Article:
Alexander Onischuk’s opponent was Gata Kamsky, who pointed out, “everybody’s tired, making lots of blunders” as he emphasised the risk Wesley had taken. The opening battle was won by Onischuk. He revealed his thought process before the game:
This morning I considered playing the Sicilian, but some good friends of mine just told me to play whatever I knew best and go for a complicated position.
That worked out, since Gata confessed his preparation hadn’t been a model of diligence:
Five minutes before the game I remembered he played this line… If you’re not prepared you need to play a quiet game and see what happens.
In the early middlegame of a Ruy Lopez Gata seemed to squander a series of tempi, while So’s early draw had ratcheted up the pressure on Alexander:
I thought now everything depends on me and now 90% if I win this game I’ll be the US Champion… Should I play the moves I consider to be best, or should I take a little more risk? That’s why I was down on the clock.
In the end we didn’t get a full conflagration and instead the players agreed a draw after reaching the required 30 moves. That meant Alexander was heading for a rapid playoff against Wesley So.
Those games took the full focus of the chess world, though Fabiano Caruana’s win over Ray Robson was certainly the day’s most spectacular encounter among the men’s games.
Caruana started the US Championship with five draws and then after the rest day came back with six decisive games. The two wins at the end gave a measure of respectability to his score, but Fabiano admitted, “I’ve played horribly this tournament” and felt all his fellow top players, including Wesley So, had been “on shaky form”. The regret for Fabiano was that despite that if he’d done “the most basic thing” and won his game two pawns up against Akobian he would have been the outright champion, or at least playing a playoff.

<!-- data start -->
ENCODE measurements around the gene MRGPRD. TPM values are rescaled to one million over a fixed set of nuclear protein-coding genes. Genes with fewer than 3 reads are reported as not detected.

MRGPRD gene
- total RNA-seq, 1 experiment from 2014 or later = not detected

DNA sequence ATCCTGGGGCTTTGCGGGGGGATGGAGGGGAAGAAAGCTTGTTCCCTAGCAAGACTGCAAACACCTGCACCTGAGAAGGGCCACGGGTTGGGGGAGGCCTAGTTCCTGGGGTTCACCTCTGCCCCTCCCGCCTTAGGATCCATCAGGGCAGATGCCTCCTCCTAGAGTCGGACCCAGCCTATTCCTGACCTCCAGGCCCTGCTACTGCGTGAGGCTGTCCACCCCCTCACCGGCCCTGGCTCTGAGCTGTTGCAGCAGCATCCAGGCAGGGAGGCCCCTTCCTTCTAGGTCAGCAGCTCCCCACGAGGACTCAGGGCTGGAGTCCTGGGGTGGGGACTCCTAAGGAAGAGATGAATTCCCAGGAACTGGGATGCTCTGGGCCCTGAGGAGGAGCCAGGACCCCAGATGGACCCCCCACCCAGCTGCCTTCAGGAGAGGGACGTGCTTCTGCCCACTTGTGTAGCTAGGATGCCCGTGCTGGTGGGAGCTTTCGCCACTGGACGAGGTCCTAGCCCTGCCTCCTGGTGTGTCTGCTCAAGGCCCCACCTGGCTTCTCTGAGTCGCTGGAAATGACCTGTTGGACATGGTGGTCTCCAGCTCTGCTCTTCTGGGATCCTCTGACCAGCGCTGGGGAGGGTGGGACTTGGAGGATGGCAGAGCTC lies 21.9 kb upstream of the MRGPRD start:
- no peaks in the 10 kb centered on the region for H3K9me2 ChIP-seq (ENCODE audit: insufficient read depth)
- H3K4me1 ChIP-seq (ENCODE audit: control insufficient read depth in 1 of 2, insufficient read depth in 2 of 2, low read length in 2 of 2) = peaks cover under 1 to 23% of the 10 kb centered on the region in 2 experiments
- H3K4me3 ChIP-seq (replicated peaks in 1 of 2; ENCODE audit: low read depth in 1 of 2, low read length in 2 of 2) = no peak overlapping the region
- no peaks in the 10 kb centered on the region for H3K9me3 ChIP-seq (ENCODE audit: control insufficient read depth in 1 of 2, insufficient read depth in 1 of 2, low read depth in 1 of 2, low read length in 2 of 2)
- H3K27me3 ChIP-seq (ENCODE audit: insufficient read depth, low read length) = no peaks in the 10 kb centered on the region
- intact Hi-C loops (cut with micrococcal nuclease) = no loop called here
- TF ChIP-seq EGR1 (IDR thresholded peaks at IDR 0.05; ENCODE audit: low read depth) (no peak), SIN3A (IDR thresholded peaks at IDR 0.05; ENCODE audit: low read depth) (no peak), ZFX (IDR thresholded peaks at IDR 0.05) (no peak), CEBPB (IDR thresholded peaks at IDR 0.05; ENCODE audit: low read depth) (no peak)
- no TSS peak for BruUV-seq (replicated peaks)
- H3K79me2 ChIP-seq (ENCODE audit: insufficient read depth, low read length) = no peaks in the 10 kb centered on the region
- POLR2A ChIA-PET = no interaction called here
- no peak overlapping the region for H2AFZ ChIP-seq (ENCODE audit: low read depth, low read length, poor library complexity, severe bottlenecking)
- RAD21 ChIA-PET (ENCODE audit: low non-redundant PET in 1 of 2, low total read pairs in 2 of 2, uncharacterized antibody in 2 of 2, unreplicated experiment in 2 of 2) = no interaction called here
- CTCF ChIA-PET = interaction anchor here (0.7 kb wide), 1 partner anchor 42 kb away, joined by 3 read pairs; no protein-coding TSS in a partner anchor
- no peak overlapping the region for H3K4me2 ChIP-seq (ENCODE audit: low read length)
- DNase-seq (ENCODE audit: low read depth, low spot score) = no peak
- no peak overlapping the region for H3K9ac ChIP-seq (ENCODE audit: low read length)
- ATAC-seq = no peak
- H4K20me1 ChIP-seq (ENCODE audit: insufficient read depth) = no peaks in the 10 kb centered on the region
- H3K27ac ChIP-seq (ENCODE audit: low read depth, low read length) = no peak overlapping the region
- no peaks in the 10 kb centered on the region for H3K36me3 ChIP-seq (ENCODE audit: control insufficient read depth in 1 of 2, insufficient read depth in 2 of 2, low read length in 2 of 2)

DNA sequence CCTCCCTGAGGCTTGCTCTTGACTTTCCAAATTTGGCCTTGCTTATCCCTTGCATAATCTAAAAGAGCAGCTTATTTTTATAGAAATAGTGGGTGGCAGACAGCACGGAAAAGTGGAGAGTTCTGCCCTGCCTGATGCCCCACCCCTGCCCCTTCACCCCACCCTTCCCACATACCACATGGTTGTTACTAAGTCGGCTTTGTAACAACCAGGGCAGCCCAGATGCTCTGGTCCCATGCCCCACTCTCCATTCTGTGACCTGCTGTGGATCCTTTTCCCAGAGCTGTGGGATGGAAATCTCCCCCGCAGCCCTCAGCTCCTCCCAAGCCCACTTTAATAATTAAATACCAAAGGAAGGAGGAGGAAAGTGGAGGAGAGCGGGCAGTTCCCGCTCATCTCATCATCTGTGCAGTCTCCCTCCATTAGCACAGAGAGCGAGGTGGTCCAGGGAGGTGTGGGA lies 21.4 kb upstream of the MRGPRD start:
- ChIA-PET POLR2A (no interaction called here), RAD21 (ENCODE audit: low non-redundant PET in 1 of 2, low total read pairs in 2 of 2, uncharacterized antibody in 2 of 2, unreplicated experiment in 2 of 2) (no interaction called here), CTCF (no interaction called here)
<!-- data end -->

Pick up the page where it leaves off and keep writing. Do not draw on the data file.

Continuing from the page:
Instead there was the consolation of “probably my most interesting of the tournament” against Ray Robson. They followed a Nepomniachtchi-Ponomariov game until Caruana’s 12…a5, and then took a walk on the wild side. The best way to relive the action is to watch Fabiano explain it himself from 03:51:45 in the video at the start of this report, while just as a spoiler alert here’s the unusual piece configuration they reached towards the end:
Fabi’s queens won the day.
The other games were drawn, with Alexander Shabalov missing a chance to beat Sam Shankland and move off rock bottom, while Sam also missed out on the World Cup spot he was gunning for. Jeffery Xiong and Yaroslav Zherebukh could both be satisfied with a draw after tournaments that, to different degrees, started well and ended badly for them. Xiong said his confidence was hit by his Round 5 loss to Gata Kamsky, while, paradoxically, Zherebukh’s Round 7 win over Caruana was his problem:
After seven rounds I actually got really ambitious, but suddenly I ran out of batteries. I didn’t have any energy to continue.
The final standings, before the playoff, look as follows:
The format of the playoff is for Wesley So and Alexander Onischuk to play two 25 minutes games with a 5-second delay i.e. the clock doesn’t start ticking down until 5 seconds after you make a move, but you don’t get an increment and so can’t build up extra time on your clock. If those two games are drawn the players will go straight to an Armageddon game, where the player with White will have more time but a draw in the game will make the player with Black the 2017 US Champion.
Hikaru Nakamura gave Wesley an 85% chance of victory, but will it be that easy? Don't miss the action that starts as usual at 19:50 CEST here on chess24. You can also watch all the action for free in our mobile apps: